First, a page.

It is not likely that the Braves had forgotten, even though their last brush with victory had occurred on May 20. But this sort of reminder never hurts.
After the manager had reminded the Braves that they were pretty good, the Braves reinforced that point for themselves with a 5-4 victory over the St. Louis Cardinals. The Braves, after eight straight defeats, finally had an answer for the question: What have you done for me lately?
The Braves had been in first place in the National League East before this losing streak. The Braves had the NL's second-best record on May 20. But then the bats went silent. After that, even the more reliable portions of the starting rotation produced shaky starts. The unhappy totals included four straight losses in Cincinnati, three straight losses against Washington at Turner Field, and then one more loss against St. Louis on Memorial Day.
At this point, Gonzalez decided to gather his own troops for what he referred to as a "little get-together." Gonzalez frequently has said that he is "not a meetings guy." He strongly favors dealing with his players individually as opposed to the team meeting format. But eight-game losing streaks have a way of stretching the previous limits of managerial behavior. In this case, a little positive reinforcement, a little support for the collective psyche, seemed to be in order.
"You know what? We're a good team," Gonzalez said in explaining his theme for the day. "Sometimes you have to remind them that they are a good club. Remind them that we're a good team and [remind them] we expect to win baseball games as long as we're wearing the Atlanta Braves uniform.
"There were no tables thrown," Gonzalez added, in a helpful hint about the overall positive nature of the meeting.
Whether there was a direct one-to-one causal link between the meeting and Atlanta winning for the first time in the last nine tries, Gonzalez did further the Braves' cause during the course of the game.
In the third inning, with one out and Michael Bourn on first and the Braves leading, 1-0, Martin Prado faced a 2-1 count. Gonzalez put the hit-and-run on. Without the hit-and-run, the bouncer that Prado hit to the right of second would have been a forceout at second at best, and a double play at worst. But with the play on, Cardinals second baseman Tyler Greene was forced initially to move to cover second. By the time he recovered and got back to field the grounder, Bourn was in at second and Prado was safe at first.
After a groundout by Brian McCann moved the runners to second and third, Dan Uggla hit a three-run homer. That was the defining blow of the game. But without that hit-and-run, Uggla doesn't get to the plate with two men on so that he could hit the three-run homer.
"With [catcher Yadier] Molina and [starting pitcher Jake] Westbrook, they're pretty quick to the plate," Gonzalez said. "So there was no sense of us trying to steal a base there, which Bournie would usually try to do. So we did a little hit-and-run and we're able to get those runners on first and second. Their second baseman did a nice job of keeping that ball on the infield and keeping the double play in order. And then, you know, Danny did a nice job there."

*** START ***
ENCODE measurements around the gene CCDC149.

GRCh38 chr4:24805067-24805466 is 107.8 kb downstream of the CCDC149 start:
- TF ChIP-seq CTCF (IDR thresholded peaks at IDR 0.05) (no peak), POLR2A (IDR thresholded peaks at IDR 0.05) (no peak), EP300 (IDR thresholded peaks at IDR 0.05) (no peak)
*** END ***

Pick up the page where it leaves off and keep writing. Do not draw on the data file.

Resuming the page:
The victory was a relief for the Braves, although given the other 161 games, it does not offer permanent relief. It puts the baseball world in a more workable perspective for this team. As Uggla put it: "It snaps that feeling of 'Oh man, are we ever going to win again?'"
That's very good. There was a lot of stress and strain going on over the last eight games, but at the close of business Tuesday night, the Braves could look at the NL East standings and find themselves just three games out of first place. They also find themselves in baseball's most well-balanced division. There won't be allowances made for relapses into further long losing streaks, but if the Braves play the way they played Tuesday night -- timely hitting, capable pitching, solid defense, aggressive use of opportunities -- they should be able to avoid long-term difficulties.
The victory doesn't solve all of the Braves' problems. Chipper Jones is on the disabled list with a severe bruise. Freddie Freeman is still bothered by vision problems related to contact lens wear and dry eyes. But prescription athletic goggles for Freeman are on the way, and so, the Braves hope, is clearer vision for their first baseman.
"The casual fan thinks, 'Why can't they play?'" Gonzalez said, speaking of his players' health-related issues. "But they have the same kind of problems as everybody else.
"Yeah, it's frustrating, but sometimes you've got to deal with human troubles."
Well, one piece of trouble the Braves no longer have is the eight-game losing streak. Maybe, you know, the manager should call more meetings.
"No, no, no, no, no, no," Gonzalez said.
And then he added for clarification: "No. No."
Mike Bauman is a national columnist for MLB.com. This story was not subject to the approval of Major League Baseball or its clubs.